PunditBy Tim Watkin
    1 week ago
  • Dealing with the Covid-19 Tsunami.
    I was surprised when the prime minister described the Economic Response to Covid-19 package as the ‘largest peacetime government spend in New Zealand's history’. Reflecting – checking through history – I realised that the term ‘spend’ was crucial and the package had no income tax cuts. Even so, it has ...
    PunditBy Brian Easton
    1 week ago

  • Further measures to support businesses
    The Government will be introducing legislation to make changes to the Companies Act to help companies facing insolvency due to COVID-19 to remain viable and keep New Zealanders in jobs. The temporary changes include: Giving directors of companies facing significant liquidity problems because of COVID-19 a ‘safe harbour’ from insolvency ...
    BeehiveBy beehive.govt.nz
    8 hours ago
  • Govt’s COVID plan, economic strength recognised
    The Government’s plan to cushion the blow of COVID-19 by supporting incomes, jobs and businesses, and position the economy to recover has been backed by another international report. International credit rating agency Moody’s today reaffirmed its highest Aaa credit rating on New Zealand, saying the economy is expected to remain ...
    BeehiveBy beehive.govt.nz
    12 hours ago
  • Funding certainty for sports through COVID-19
    National sports organisations have been given certainty of funding to ensure they can remain viable through the COVID-19 pandemic, Sport and Recreation Minister Grant Robertson announced today. “The global spread of COVID-19 has had a significant impact on sport and recreation in New Zealand, including the cancellation or postponement of ...
    BeehiveBy beehive.govt.nz
    18 hours ago
  • Butchers now allowed to process pork
    Changes have been made to allow butchers to process pork, only for supply to supermarkets or other processors or retailers that are open, Agriculture Minister Damien O’Connor has announced. “We carefully weighed the risk of allowing butchers to open their shops for retail customers, but the risk of spreading COVID-19 ...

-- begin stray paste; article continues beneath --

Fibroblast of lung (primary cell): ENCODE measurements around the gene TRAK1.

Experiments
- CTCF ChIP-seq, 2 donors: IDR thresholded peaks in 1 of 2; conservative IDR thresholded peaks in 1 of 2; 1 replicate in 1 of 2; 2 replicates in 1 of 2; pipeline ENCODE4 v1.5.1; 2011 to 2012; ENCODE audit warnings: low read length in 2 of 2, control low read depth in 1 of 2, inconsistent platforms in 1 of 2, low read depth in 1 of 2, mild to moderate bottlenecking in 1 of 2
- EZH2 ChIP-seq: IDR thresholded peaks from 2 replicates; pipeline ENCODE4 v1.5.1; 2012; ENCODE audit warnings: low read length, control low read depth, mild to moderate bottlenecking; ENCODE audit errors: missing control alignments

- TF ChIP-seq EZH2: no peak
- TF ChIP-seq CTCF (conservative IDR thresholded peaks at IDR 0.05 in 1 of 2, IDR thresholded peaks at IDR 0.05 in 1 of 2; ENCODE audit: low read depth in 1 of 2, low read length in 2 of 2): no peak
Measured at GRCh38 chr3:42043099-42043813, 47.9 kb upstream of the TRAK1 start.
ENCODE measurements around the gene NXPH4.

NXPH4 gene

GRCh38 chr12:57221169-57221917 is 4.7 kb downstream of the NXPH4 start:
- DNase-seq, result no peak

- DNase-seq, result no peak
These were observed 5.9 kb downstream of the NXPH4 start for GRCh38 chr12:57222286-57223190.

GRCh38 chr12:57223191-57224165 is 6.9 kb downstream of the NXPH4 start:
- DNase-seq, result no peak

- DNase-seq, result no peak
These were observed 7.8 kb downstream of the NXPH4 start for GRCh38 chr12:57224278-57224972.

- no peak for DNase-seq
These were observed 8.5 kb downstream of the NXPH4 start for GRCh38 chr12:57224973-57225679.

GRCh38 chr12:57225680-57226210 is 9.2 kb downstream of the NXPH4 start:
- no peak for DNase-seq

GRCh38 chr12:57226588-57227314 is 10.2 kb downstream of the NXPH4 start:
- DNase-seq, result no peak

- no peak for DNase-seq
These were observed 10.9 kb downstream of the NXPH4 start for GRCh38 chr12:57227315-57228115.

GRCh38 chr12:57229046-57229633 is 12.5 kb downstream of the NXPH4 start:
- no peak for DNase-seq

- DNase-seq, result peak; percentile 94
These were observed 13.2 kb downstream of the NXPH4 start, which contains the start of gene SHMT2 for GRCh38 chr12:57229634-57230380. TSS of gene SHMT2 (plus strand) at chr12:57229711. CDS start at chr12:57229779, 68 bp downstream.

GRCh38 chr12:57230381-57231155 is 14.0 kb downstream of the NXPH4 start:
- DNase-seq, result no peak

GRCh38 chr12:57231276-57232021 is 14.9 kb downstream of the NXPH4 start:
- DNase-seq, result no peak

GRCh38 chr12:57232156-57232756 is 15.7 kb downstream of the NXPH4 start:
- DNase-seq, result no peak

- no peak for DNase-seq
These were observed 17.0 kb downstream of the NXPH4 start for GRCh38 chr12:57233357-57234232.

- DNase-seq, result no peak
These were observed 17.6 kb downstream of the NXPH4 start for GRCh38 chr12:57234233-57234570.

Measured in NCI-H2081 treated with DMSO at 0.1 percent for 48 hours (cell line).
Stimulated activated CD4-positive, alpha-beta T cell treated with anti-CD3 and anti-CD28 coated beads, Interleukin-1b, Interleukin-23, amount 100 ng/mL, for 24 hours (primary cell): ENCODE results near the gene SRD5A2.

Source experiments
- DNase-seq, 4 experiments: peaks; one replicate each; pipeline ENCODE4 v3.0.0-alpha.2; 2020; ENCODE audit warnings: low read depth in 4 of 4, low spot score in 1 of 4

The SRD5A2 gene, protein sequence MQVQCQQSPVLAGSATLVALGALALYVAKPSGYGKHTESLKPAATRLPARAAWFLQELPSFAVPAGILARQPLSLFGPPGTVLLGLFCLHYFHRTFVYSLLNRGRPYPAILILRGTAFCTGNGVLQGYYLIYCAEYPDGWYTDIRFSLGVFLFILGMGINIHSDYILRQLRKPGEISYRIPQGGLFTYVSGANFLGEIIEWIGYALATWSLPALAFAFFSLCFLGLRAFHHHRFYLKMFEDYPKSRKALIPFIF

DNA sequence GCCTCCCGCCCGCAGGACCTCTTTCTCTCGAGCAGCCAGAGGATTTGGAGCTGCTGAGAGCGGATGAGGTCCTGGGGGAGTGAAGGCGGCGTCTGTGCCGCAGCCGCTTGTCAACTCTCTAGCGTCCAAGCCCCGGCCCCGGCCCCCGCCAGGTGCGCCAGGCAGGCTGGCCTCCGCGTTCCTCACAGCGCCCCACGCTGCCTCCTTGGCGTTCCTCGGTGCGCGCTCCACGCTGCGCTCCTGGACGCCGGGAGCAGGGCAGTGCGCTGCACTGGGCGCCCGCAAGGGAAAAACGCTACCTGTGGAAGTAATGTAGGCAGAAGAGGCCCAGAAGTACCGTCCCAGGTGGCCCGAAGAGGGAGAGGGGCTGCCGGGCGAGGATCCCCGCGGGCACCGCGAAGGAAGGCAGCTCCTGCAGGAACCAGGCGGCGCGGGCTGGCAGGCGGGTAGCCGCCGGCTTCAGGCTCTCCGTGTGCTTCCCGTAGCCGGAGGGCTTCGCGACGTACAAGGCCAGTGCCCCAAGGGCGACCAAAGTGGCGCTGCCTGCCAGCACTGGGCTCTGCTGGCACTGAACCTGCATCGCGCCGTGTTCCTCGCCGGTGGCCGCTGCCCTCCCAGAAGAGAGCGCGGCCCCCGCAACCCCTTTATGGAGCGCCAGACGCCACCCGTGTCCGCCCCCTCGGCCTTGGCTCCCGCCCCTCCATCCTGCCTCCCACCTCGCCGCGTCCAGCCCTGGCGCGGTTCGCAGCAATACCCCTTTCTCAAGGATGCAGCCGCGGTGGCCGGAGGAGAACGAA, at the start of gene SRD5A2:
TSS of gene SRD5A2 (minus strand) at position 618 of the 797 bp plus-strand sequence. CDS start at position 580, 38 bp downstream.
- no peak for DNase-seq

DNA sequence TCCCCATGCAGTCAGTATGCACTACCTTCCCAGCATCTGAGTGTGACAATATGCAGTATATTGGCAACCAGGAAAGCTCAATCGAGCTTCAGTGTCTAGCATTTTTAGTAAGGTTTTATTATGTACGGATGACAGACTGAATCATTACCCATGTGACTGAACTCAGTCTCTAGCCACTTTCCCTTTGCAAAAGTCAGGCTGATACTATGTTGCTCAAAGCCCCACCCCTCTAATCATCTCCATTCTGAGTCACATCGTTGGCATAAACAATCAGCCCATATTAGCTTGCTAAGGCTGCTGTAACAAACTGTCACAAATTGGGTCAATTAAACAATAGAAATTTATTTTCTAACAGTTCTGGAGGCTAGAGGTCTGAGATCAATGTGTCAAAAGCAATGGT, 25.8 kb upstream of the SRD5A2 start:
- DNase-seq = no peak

BeehiveBy beehive.govt.nz
    1 day ago
  • Essential workers leave scheme established
    Essential workers who take leave from work to comply with public health guidance are being supported with a leave scheme to ensure they will continue to receive income, say the Minister of Workplace Relations and Safety Iain Lees-Galloway and Minister for Social Development, Carmel Sepuloni. A number of essential businesses ...
    BeehiveBy beehive.govt.nz
    1 day ago
  • Govt WhatsApp helps share COVID-19 information
    A Government WhatsApp channel has been launched to help make information more easily accessible and shareable in the fight against COVID-19. Govt.NZ, which is free to use on any mobile device, will carry information and news for the public, businesses, healthcare providers, not for profits and local government. It can ...
    BeehiveBy beehive.govt.nz
    1 day ago
  • Managed departure plan for stranded foreign nationals enables safe, orderly exit
    The Government has announced a plan to enable the safe, orderly exit of tens of thousands of stranded foreign nationals from New Zealand during the current COVID-19 Alert Level 4 restrictions, Deputy Prime Minister and Foreign Minister Winston Peters has said. “When we moved into lockdown a week ago, the ...
    BeehiveBy beehive.govt.nz
    1 day ago